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1 Hogstrom commented Permalink

Its interesting to consider the shift from performance being a feeds and speeds discussion to more of one around expectations. Different people have different expectations and I think the list you outlined helps to cover the list of expectations from several perspectives.
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Time to Deploy (Interested parties include developers as time to get new solutions up and running have a dramatic effect on a developer's productivity.)
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Density (Interested parties: CIOs, Operations Mgmt, CTOs,mostly people interested in efficiency around investment. Meaning, are my dollars being used efficiently)
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Elastic Scale (Interested Parties: Line of Business owners who sponsored and support the application being hosted. Does it meet my customer's expectation for response time, is it efficient so I don't waste money).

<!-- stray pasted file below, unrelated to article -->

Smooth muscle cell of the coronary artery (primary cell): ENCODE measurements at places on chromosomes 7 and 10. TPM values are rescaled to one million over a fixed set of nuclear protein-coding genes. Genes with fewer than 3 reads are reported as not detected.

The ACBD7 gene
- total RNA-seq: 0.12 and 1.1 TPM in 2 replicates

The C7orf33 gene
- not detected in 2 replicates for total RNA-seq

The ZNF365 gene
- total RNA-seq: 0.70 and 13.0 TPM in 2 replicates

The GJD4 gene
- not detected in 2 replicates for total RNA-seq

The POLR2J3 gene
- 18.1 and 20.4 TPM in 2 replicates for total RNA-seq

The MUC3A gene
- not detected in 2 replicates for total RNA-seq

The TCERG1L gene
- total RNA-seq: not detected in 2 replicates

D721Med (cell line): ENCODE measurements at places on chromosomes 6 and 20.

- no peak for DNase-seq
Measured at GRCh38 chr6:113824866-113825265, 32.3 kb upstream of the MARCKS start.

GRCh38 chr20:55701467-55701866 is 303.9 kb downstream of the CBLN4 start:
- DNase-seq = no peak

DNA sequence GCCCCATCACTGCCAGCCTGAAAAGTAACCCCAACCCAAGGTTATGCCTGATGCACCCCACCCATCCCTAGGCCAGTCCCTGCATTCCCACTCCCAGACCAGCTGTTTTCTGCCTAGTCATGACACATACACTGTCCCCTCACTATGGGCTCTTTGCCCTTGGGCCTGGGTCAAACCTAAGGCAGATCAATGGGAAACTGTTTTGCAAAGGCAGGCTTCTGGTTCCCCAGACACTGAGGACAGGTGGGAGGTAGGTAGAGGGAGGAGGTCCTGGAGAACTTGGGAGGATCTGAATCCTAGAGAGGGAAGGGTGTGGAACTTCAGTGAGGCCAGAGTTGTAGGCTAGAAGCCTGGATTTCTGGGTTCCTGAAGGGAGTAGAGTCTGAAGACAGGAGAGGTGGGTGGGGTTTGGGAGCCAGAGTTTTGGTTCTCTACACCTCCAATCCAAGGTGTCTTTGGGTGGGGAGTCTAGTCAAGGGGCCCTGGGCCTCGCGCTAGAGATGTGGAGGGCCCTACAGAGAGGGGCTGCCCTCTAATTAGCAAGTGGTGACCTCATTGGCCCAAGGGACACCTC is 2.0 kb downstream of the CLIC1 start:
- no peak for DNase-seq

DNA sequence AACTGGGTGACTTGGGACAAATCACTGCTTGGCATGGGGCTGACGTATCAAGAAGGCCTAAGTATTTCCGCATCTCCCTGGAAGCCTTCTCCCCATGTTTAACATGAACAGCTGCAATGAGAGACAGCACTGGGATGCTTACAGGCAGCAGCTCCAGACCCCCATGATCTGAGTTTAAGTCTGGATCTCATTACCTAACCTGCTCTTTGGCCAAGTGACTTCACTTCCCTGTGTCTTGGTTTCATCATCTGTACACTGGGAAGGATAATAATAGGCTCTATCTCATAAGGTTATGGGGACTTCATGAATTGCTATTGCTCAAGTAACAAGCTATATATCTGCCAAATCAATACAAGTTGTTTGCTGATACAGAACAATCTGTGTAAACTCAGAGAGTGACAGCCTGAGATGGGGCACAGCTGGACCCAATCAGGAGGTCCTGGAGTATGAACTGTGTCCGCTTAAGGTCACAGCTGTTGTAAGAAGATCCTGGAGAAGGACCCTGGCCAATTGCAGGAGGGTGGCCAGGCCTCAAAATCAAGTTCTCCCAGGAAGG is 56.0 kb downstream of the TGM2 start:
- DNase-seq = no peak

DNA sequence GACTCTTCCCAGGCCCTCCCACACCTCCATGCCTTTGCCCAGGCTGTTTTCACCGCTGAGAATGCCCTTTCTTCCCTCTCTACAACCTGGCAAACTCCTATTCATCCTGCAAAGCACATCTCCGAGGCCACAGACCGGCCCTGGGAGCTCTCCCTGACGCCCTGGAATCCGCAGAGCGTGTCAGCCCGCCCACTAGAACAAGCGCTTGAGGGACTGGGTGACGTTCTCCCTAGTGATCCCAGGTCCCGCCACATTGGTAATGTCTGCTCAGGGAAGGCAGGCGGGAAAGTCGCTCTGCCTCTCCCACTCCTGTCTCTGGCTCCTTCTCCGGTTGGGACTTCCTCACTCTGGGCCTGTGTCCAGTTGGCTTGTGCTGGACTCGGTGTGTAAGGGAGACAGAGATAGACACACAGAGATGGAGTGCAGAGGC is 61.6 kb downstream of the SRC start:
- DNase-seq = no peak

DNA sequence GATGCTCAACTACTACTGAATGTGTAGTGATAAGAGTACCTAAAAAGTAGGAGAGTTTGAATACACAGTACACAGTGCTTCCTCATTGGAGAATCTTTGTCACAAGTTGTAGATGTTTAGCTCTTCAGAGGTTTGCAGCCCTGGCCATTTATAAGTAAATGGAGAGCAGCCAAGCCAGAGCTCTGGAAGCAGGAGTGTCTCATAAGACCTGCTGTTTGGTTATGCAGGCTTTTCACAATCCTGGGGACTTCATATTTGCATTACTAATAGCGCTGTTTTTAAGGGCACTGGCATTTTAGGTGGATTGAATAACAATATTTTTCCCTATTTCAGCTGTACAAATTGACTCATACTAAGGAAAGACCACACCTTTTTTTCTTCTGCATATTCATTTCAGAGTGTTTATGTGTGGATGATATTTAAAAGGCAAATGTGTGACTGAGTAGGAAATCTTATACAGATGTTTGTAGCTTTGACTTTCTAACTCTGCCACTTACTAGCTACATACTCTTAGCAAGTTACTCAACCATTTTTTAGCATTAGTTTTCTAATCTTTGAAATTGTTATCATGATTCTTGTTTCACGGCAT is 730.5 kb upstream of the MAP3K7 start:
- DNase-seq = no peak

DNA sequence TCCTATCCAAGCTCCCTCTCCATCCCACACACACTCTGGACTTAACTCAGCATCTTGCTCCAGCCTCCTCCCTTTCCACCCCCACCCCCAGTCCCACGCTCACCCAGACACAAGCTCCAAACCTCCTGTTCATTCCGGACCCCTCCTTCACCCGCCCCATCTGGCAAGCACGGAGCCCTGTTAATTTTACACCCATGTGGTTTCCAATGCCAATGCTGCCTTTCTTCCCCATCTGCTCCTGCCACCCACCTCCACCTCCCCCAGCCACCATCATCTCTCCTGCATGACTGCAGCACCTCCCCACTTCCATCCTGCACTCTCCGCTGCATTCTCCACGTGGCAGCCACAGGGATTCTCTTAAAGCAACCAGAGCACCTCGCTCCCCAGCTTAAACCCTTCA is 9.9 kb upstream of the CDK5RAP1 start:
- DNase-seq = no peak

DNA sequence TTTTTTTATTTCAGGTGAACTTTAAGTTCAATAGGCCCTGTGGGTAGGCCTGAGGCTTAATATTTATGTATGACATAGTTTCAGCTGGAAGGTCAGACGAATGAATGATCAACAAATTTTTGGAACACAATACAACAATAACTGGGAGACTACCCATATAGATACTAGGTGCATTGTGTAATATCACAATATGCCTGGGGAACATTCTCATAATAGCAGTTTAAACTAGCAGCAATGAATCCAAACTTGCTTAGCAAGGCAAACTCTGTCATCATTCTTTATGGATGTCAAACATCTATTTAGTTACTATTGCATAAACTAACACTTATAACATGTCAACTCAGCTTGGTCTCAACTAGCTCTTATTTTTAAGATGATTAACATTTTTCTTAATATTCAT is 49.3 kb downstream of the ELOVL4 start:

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Resiliency (Security/Isolation) (Interested Parties: who doesn't want good solid isolation and security. The challenge for us going forward is to measure the risk of high multi-tenant Platforms (running lots of users in the same VM / JVM) as opposed to high multi-tenancy via virtualization of many OS instances. There won't be one right answer for all).
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Runtime Performance (Interested Parties: Everyone. Although this one get more complicated. Traditionally this drove a lot of discussion about speed but today, with heavy virtualization, to support a highly multi-tenant environment, we will need to start ordering which priorities mean more to us than others.
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Time to Genesis - (Interested Parties: Cloud / Infrastructure providers) I think this includes not only the time to setup a new environment, lbut also the ability to scale the environment by adding more hardware (compute, net or storage) seamlessly.
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Great start to looking at cloud metrics in a more meaningful way in the for of expectations.

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